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F19 UGP-1 Residency has ended

Abenaki Acknowledgement

We acknowledge this land we sit on and the people whose home this is. This land is the land of the aboriginal Abenaki people who have lived here for over 12,900 years. The Abenaki people faced centuries of war and disease stemming from the European invasion, continued eradication pre and post American Revolution and sterilization as a result of the Vermont Eugenics laws in the 20th century. The resilience and strength of the Abenaki people continues to manifest itself today in their protection of the land and their communities. As members of the Missisquoi Tribe of the Abenaki Nation shared with us, “We will always stand up and protect our aboriginal title.


Apocalypse, Futurity, and (Re)Making the World:

Are We at the Beginning, the End or Somewhere Else? 


To see that your life is a story
while you’re in the middle of living it

may be a help to living it well.

-Ursula K. LeGuin


This is a turbulent time for the planet, the United States, and Goddard College. Challenges abound. Uncertainty is commonplace. And we are being asked to (re)consider who we are, what we believe, and what our future will be. 


Our theme for this residency was created as a call to question where you are in any of the particular stories in which you exist and consider how that questioning changes what is possible.  How does your worldview open or foreclose possibilities? What stories have you been holding about where the planet, the United States, and Goddard College are in their life cycles? How do those stories inform your decision-making as a person, community member, artist/writer, scholar, activist, learner, healer, practitioner, etc.? What are the sources of your stories/worldview? How does the location of those sources affect the kinds of stories that appear in and are embraced within those spaces? What makes it possible to think outside of one’s personal story in order to understand other stories? What skills are required in navigating these stories and the worlds they create? 


Keeping these questions in mind and heart, we invite you to utilize the creative and intellectual resources of your degree track to propose answers to the residency theme as well as visions for what the planet, the United States, and/or Goddard College could look like in the future.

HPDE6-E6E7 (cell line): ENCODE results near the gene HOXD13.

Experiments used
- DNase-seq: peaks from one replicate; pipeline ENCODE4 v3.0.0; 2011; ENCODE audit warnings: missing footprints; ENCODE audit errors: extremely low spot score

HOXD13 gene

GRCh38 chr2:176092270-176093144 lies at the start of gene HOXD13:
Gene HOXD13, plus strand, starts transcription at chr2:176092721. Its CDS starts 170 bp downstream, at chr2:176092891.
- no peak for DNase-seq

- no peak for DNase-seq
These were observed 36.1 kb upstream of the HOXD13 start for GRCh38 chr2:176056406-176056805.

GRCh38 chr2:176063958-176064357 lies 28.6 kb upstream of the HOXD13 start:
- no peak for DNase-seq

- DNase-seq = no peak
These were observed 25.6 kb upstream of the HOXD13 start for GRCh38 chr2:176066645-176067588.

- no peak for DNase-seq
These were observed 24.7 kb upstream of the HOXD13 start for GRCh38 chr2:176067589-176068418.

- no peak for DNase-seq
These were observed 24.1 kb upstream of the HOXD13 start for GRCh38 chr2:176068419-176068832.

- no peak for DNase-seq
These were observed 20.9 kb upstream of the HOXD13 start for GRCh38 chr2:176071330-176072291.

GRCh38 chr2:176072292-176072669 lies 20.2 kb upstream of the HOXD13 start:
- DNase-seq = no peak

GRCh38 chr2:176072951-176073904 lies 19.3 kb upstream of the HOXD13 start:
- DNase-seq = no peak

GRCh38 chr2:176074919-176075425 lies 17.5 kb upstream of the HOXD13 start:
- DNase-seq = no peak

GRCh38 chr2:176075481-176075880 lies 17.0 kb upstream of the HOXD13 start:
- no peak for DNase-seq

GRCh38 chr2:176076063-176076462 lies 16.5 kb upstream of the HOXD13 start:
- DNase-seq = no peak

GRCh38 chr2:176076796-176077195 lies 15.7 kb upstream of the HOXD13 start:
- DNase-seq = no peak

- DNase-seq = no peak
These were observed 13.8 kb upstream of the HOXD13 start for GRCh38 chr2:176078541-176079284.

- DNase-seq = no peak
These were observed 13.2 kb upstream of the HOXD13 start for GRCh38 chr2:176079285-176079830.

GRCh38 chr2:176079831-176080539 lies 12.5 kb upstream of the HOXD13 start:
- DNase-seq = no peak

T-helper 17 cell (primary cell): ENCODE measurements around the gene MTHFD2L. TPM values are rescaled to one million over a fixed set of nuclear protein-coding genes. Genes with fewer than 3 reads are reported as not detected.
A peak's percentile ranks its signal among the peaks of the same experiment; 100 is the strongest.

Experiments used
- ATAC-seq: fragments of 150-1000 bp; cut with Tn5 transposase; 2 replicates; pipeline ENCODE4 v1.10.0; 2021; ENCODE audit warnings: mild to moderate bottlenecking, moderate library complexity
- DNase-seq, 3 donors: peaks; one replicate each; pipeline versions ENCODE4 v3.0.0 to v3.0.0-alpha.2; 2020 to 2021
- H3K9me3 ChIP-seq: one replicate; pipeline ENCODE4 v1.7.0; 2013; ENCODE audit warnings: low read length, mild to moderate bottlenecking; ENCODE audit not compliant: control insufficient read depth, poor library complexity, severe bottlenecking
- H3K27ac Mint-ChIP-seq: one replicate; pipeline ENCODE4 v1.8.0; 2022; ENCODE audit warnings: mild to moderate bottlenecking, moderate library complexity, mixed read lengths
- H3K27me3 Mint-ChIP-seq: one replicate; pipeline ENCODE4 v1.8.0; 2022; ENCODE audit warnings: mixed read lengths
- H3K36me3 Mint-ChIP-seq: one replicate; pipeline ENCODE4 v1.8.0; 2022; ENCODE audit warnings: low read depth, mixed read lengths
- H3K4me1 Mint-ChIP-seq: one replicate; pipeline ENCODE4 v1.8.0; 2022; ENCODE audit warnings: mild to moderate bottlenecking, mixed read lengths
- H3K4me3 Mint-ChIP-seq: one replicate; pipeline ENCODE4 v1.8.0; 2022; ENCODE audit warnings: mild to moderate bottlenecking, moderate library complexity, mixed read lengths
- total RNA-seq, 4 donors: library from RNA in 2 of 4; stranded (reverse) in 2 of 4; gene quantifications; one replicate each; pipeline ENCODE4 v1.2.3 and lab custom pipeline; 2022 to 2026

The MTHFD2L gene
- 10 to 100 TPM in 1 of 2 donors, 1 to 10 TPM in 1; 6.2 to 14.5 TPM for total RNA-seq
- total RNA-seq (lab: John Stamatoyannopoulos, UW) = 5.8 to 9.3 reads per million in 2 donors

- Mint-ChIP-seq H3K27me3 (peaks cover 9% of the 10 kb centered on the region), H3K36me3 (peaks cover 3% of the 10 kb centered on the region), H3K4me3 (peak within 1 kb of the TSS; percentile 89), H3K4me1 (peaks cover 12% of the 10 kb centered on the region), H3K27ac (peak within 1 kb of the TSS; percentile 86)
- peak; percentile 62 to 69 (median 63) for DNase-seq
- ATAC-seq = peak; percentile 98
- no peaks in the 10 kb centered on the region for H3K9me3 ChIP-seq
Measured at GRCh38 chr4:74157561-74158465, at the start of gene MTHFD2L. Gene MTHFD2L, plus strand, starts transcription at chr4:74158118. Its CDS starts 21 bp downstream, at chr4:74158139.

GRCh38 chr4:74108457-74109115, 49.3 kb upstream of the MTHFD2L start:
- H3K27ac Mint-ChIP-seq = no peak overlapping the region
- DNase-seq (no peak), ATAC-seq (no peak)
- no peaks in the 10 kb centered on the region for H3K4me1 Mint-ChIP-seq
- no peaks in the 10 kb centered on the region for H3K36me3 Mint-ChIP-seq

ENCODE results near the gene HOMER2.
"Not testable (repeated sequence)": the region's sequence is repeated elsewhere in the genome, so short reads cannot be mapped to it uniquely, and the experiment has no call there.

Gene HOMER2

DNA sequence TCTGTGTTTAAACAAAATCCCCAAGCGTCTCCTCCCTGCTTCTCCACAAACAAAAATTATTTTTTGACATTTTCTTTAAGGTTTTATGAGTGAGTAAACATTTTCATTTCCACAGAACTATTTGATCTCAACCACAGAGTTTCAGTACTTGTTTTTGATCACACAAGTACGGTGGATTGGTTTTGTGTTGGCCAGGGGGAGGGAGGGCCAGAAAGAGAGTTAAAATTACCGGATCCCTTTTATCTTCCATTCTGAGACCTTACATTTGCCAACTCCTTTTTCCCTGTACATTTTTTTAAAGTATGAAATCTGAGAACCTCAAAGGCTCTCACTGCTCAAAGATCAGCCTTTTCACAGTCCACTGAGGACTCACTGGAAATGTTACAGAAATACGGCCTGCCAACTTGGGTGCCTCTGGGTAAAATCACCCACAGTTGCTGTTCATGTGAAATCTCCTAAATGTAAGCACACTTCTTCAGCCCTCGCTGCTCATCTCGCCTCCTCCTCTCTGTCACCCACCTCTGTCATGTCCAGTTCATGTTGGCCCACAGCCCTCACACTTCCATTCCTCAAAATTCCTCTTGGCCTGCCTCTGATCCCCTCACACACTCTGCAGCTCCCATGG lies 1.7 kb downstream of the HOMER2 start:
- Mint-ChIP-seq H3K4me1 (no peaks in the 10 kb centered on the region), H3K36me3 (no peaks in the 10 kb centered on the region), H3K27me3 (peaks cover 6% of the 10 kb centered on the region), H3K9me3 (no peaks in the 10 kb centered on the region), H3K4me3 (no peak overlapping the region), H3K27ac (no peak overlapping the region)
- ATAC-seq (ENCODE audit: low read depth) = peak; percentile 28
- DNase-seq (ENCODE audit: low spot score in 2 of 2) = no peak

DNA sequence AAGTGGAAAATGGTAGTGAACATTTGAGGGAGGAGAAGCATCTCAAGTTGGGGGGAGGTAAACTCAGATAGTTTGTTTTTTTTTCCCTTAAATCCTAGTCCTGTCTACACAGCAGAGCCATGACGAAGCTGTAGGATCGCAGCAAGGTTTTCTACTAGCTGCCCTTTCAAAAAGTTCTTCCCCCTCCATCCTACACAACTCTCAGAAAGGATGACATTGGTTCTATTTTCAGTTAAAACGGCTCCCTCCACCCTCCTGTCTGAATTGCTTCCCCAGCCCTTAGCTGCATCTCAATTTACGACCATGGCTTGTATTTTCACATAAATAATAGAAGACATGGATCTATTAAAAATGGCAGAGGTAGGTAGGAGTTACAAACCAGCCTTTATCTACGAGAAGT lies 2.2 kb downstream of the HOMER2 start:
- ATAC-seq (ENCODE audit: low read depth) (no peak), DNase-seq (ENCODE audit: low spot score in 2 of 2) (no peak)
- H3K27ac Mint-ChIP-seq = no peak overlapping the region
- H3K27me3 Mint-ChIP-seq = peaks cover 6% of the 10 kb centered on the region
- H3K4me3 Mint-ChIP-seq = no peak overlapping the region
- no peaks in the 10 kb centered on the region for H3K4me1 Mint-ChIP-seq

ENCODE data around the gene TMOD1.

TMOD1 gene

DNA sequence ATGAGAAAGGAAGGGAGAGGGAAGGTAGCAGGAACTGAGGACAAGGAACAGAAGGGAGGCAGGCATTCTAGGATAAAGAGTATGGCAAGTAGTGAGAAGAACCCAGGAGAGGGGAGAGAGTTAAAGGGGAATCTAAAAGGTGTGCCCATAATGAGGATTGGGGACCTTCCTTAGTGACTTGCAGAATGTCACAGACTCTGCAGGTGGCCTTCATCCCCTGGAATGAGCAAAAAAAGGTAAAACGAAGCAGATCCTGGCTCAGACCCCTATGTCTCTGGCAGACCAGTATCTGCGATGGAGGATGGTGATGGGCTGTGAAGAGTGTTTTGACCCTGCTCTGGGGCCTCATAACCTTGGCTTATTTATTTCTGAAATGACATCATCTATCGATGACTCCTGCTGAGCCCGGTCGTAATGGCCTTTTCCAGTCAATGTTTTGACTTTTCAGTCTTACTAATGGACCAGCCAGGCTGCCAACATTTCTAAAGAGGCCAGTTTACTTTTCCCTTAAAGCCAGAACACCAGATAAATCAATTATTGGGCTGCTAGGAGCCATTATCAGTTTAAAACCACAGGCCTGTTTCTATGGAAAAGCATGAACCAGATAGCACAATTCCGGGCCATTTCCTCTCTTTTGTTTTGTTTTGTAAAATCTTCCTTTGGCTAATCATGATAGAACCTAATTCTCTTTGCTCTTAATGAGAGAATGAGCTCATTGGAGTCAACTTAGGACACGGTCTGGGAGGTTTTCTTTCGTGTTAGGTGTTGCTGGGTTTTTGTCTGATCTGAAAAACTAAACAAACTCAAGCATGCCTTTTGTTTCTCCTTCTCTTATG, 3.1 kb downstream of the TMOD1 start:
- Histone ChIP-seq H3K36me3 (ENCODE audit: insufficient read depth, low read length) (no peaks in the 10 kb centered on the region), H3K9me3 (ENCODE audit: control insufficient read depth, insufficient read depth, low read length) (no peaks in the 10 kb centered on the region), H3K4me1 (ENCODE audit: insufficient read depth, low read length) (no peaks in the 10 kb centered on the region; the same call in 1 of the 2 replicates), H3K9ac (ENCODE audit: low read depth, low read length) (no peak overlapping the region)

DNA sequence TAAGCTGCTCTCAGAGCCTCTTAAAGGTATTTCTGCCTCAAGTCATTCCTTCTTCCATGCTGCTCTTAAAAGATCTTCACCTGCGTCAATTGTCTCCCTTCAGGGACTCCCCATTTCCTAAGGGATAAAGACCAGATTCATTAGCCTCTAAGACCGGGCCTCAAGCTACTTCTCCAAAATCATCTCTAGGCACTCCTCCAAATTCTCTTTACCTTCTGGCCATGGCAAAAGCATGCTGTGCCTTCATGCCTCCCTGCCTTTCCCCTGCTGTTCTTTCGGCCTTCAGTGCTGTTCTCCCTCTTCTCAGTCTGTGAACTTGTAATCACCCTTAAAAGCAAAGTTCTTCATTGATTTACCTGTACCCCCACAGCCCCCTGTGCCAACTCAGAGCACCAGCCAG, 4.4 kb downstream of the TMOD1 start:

A NOTE ABOUT PHOTOGRAPHY: To document residency activities, we may take photographs of events. If you do not wish to have your photograph taken, please inform the photographer. If you are photographing people, please check with the group or individuals to see if anyone objects to being photographed.

Social Justice Statement
Residency Notices
UGP Learning and Epistemology Statement
UGP 1 Semester Dates & Deadlines
avatar for Liz Medina

Liz Medina

Goddard College
Graduating Student
Growing up around Syracuse, New York, I immersed myself in the local punk and hardcore scene. I’m older now, but while the combat boots and jean jacket spend a lot more time in my closet these days, that culture of critiquing everything which asserted itself as established truth has remained with me...along with the tattoos and some of the piercings. Critiquing everything comes from a place not of apathy but care: we decry the powers that be because we love the world and the possibilities it holds.

Using visual art, social theory, and stories, I examine how capitalism shapes individuals and communities. In turn, I find and provoke subversive subjectivities: workers who are unsatisfied with the regime of work and the division of labor, who demand time for dreams, desires, and discovering new ways to relate to each other and the world. The result is a liberatory aesthetics that asks the audience to critically engage with their relation to production and fight for the freedom to produce and create their own lives.